It’s the summer of 1966, and sixth-grader Mina has her work cut out for her. Her overactive imagination has convinced her that because her father’s initials spell “ABE,” the Edelmans are the Lincolns reincarnated. Now she must save her family from their fate. This means making sure that she doesn’t die of bilious fever, that her dad doesn’t get assassinated, and that her mother doesn’t go crazy. Mina is unclear what bilious fever is, but frequently sprays herself with OFF!, just in case. Her father, inspired by the history of discrimination against his Jewish heritage, decides to take her, without her mother’s knowledge, to civil-rights protests in nearby Chicago where they participate in an all-night vigil and get involved in real-estate testing to prove racism in rentals. Mina’s parents grow apart, and her father forms a friendship with a fellow protester and African American, Carla. At the end, Mina is ready to let go of her notion of reincarnation and wrestles with issues of injustice and discrimination. Brandeis seamlessly intersperses serious topics with laugh-out-loud humor. Mina is a budding journalist, writing a newsletter full of Lincoln lore to promote her father’s furniture store, Honest Abe’s. Her voice is clear and unique; her view of life’s confusions is endearing and funny. The setting is perfectly captured, from Johnny Carson on television to bouffant hairdos. While the book’s humor may be the first attraction for young readers, this is also a solid addition to historical-fiction collections.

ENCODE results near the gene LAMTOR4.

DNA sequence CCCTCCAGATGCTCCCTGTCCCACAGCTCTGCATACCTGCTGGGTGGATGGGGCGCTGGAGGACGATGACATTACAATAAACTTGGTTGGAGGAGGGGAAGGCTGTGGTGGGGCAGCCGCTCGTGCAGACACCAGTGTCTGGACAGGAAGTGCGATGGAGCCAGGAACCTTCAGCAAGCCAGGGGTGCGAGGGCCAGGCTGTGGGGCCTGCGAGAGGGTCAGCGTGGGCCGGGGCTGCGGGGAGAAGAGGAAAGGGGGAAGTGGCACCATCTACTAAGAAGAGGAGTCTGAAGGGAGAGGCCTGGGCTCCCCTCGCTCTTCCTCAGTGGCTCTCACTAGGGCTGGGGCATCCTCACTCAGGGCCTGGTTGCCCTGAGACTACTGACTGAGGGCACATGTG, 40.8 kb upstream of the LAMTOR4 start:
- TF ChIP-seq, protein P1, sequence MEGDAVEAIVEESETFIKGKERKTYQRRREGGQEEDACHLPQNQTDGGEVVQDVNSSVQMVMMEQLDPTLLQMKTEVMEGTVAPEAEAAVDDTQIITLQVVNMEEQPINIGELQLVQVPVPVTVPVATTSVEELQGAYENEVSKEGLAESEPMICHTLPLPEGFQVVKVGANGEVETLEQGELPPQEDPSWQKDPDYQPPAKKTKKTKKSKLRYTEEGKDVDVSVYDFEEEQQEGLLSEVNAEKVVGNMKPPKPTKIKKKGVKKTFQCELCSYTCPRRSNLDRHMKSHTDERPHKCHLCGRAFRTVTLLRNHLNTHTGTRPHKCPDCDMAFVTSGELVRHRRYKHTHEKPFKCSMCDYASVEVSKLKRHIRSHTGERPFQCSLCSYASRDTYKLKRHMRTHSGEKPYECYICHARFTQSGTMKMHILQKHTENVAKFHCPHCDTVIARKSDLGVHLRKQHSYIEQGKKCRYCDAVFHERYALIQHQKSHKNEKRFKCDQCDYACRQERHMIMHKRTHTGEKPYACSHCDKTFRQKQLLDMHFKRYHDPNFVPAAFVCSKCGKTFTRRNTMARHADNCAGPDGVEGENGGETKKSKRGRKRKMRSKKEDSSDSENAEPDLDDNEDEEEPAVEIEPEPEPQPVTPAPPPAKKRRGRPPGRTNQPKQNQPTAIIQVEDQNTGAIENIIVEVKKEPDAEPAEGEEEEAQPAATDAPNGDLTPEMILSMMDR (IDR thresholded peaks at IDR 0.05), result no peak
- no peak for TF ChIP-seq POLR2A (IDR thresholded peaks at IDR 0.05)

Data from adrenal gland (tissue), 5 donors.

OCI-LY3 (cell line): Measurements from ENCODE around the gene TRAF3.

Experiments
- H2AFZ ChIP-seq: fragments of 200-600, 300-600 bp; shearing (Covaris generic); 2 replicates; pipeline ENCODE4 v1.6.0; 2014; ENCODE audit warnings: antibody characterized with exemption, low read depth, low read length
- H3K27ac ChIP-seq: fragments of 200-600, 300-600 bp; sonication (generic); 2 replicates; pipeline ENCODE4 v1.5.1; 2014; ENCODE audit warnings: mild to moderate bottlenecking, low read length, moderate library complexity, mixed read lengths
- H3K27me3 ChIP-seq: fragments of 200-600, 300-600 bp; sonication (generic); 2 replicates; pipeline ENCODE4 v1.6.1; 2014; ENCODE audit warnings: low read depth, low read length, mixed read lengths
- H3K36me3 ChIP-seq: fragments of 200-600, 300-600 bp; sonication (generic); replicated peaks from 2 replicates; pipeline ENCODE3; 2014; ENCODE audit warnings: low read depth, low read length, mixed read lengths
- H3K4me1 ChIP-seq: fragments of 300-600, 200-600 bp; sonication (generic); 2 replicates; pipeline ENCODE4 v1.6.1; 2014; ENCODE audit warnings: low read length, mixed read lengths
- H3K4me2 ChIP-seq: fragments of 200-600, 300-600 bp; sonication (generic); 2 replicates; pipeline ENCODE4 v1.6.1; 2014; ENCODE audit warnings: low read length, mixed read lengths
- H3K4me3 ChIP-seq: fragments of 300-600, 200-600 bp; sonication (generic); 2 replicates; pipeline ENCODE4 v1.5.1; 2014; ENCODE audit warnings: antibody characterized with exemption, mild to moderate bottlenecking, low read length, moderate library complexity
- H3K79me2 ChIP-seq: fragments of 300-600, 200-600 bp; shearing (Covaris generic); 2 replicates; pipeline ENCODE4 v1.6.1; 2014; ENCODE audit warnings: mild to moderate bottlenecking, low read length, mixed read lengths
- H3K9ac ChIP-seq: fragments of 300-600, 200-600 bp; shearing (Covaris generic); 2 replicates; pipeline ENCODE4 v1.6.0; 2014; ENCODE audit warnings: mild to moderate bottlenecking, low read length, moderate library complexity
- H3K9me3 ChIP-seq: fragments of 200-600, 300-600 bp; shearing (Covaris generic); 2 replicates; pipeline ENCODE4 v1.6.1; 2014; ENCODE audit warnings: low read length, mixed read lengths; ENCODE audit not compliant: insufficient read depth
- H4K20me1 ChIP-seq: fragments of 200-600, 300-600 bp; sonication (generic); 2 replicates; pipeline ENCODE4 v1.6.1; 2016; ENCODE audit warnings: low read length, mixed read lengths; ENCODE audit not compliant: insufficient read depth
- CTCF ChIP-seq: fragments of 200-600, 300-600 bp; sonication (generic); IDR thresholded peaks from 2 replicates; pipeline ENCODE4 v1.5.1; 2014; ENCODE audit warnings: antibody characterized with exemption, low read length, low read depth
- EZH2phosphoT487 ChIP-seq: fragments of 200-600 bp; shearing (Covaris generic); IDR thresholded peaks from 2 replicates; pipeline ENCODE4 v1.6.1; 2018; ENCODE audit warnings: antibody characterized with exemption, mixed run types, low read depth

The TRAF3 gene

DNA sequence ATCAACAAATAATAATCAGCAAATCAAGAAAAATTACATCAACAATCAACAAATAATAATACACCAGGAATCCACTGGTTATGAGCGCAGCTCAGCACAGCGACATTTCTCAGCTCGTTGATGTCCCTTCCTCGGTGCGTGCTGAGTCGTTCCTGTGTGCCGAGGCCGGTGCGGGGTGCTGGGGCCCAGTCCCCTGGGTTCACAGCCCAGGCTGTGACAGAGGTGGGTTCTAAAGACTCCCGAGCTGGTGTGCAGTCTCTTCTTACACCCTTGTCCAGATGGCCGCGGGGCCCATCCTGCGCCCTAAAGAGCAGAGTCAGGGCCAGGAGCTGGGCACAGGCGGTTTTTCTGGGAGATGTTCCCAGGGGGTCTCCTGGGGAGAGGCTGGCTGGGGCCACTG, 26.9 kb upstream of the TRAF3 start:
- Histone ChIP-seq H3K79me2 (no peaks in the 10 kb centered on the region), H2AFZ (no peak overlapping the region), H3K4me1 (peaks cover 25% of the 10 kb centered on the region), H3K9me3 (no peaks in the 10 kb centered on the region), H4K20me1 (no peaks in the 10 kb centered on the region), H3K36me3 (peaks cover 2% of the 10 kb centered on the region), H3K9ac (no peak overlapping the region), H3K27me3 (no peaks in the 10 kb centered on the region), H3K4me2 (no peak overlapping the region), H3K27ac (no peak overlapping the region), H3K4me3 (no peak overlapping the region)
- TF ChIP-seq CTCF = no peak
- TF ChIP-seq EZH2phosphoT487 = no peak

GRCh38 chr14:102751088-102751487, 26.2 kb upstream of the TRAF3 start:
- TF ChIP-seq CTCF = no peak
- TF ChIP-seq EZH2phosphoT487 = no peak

Gayle Brandeis is the author of two novels, The Book of Dead Birds, which won the Bellwether Prize for Fiction in Support of a Literature of Social Change, and Self Storage, as well as a young adult novel, My Life with the Lincolns, and a writing guide, Fruitflesh: Seeds of Inspiration for Women Who Write. A former figure skater, she lives in Redlands, California, and has one child in college, one in high school, and one new baby.